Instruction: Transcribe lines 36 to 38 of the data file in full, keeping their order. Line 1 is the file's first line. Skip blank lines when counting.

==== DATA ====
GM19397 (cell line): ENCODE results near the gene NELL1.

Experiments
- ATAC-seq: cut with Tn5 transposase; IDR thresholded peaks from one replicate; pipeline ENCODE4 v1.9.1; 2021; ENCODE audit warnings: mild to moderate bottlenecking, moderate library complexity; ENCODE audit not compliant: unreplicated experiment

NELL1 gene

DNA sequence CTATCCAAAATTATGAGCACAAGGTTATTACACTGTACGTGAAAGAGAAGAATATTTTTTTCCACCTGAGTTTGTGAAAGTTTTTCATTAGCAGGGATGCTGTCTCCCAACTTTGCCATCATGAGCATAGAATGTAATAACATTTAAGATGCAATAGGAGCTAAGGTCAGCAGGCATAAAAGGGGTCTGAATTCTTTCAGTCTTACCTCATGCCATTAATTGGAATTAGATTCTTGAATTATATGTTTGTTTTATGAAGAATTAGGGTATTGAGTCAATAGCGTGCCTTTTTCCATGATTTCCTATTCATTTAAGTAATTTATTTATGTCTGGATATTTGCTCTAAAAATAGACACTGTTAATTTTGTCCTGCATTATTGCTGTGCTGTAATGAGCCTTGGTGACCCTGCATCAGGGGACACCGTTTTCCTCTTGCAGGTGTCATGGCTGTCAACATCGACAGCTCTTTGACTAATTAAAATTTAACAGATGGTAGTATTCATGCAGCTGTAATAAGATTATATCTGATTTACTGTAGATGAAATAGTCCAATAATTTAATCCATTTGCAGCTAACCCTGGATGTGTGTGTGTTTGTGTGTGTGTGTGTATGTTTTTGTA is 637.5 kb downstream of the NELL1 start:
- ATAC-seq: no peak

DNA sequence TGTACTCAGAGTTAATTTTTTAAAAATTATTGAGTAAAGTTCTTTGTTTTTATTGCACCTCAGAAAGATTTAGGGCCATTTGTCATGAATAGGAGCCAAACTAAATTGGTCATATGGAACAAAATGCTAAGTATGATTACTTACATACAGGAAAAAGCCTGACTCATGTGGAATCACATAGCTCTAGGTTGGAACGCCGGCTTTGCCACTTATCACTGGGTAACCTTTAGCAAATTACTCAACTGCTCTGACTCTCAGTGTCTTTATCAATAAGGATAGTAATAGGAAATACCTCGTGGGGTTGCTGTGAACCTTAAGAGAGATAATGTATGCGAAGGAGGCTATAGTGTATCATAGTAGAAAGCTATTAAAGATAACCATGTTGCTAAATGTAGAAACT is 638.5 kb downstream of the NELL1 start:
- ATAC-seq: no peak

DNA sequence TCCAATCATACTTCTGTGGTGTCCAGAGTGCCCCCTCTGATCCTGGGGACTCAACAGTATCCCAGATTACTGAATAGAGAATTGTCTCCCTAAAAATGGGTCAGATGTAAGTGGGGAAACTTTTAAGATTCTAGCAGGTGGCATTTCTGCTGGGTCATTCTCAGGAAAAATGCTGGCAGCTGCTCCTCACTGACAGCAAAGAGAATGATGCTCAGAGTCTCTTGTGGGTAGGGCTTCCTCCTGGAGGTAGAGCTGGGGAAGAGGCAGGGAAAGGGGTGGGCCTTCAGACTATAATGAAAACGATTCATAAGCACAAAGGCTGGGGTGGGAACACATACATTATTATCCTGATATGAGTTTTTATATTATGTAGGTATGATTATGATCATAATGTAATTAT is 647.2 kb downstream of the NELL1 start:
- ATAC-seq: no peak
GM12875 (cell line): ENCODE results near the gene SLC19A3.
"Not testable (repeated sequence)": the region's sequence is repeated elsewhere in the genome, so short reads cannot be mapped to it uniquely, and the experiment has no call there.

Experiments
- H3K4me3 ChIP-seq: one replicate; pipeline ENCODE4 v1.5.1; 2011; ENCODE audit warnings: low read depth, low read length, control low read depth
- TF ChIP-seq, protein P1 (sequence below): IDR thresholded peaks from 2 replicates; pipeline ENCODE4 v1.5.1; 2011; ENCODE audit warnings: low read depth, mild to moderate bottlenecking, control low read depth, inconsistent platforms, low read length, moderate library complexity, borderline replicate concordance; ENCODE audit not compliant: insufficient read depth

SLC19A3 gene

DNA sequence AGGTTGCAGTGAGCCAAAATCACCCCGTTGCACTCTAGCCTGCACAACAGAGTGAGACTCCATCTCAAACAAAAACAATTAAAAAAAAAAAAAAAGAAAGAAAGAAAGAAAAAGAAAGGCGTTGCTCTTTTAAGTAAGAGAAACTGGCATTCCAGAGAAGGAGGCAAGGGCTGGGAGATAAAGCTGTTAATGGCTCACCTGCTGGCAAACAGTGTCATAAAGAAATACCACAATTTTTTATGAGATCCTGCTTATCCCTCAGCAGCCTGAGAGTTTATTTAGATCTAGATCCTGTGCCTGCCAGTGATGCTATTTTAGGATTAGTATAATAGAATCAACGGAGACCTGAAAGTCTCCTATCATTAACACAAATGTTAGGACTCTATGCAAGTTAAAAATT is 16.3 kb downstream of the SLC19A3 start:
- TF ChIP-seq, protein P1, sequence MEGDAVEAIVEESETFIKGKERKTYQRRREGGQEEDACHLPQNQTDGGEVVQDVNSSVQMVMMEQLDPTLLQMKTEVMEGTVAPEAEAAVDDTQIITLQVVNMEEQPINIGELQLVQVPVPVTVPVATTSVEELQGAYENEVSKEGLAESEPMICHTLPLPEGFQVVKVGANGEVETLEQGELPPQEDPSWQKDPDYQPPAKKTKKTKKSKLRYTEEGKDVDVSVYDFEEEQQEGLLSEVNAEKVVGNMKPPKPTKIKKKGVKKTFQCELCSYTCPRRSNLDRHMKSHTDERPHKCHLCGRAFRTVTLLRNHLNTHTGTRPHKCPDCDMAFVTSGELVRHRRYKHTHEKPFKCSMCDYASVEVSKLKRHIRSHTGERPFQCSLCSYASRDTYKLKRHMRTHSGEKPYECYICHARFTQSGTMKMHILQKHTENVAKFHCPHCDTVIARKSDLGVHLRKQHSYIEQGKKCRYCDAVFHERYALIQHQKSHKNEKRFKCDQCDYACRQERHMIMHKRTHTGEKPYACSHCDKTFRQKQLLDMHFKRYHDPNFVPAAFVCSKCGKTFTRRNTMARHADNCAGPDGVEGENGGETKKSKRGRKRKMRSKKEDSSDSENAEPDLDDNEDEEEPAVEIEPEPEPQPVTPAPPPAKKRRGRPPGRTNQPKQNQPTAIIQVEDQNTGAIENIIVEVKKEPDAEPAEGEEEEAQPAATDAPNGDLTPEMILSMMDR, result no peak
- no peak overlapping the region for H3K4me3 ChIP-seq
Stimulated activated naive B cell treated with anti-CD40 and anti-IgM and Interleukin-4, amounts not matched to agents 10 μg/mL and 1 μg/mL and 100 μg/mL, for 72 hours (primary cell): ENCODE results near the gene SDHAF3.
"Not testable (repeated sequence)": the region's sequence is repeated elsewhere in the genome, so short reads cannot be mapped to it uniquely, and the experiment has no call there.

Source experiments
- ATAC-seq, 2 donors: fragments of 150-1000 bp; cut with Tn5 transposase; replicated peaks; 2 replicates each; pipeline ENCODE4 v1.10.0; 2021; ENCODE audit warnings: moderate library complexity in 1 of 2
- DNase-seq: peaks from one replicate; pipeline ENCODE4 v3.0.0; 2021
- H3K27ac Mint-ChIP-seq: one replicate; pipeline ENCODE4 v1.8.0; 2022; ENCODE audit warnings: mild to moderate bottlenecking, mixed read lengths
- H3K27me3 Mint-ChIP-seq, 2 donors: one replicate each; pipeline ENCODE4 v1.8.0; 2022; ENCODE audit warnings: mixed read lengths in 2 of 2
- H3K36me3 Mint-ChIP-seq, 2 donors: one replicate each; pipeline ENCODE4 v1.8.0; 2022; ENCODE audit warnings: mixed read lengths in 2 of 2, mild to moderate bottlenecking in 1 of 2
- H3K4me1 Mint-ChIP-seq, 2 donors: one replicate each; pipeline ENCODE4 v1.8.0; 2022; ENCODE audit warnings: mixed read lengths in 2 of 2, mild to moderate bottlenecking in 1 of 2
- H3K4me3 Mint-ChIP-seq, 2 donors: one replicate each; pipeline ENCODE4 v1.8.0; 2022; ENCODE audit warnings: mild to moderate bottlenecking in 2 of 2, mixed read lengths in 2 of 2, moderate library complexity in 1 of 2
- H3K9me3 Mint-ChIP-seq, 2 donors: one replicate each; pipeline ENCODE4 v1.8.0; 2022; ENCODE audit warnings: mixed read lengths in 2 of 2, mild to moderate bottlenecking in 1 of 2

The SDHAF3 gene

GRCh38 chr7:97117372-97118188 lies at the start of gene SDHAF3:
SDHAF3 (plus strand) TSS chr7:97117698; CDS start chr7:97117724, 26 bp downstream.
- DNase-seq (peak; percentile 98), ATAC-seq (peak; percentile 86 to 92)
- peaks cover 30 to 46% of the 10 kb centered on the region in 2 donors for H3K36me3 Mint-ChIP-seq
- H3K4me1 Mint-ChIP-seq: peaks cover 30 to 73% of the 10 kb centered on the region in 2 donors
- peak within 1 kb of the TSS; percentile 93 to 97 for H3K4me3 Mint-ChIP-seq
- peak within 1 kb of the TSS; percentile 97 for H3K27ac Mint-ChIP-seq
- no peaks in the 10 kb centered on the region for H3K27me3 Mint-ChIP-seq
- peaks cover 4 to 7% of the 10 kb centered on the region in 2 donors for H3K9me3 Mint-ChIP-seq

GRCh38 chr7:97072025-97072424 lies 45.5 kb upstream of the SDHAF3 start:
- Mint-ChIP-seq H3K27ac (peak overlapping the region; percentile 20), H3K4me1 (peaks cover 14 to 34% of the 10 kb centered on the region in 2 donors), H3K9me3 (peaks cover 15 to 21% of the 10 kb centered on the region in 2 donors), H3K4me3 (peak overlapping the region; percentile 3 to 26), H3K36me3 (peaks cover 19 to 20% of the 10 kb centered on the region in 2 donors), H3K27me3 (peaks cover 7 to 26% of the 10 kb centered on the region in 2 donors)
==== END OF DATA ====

- H3K4me1 Mint-ChIP-seq: peaks cover 30 to 73% of the 10 kb centered on the region in 2 donors
- peak within 1 kb of the TSS; percentile 93 to 97 for H3K4me3 Mint-ChIP-seq
- peak within 1 kb of the TSS; percentile 97 for H3K27ac Mint-ChIP-seq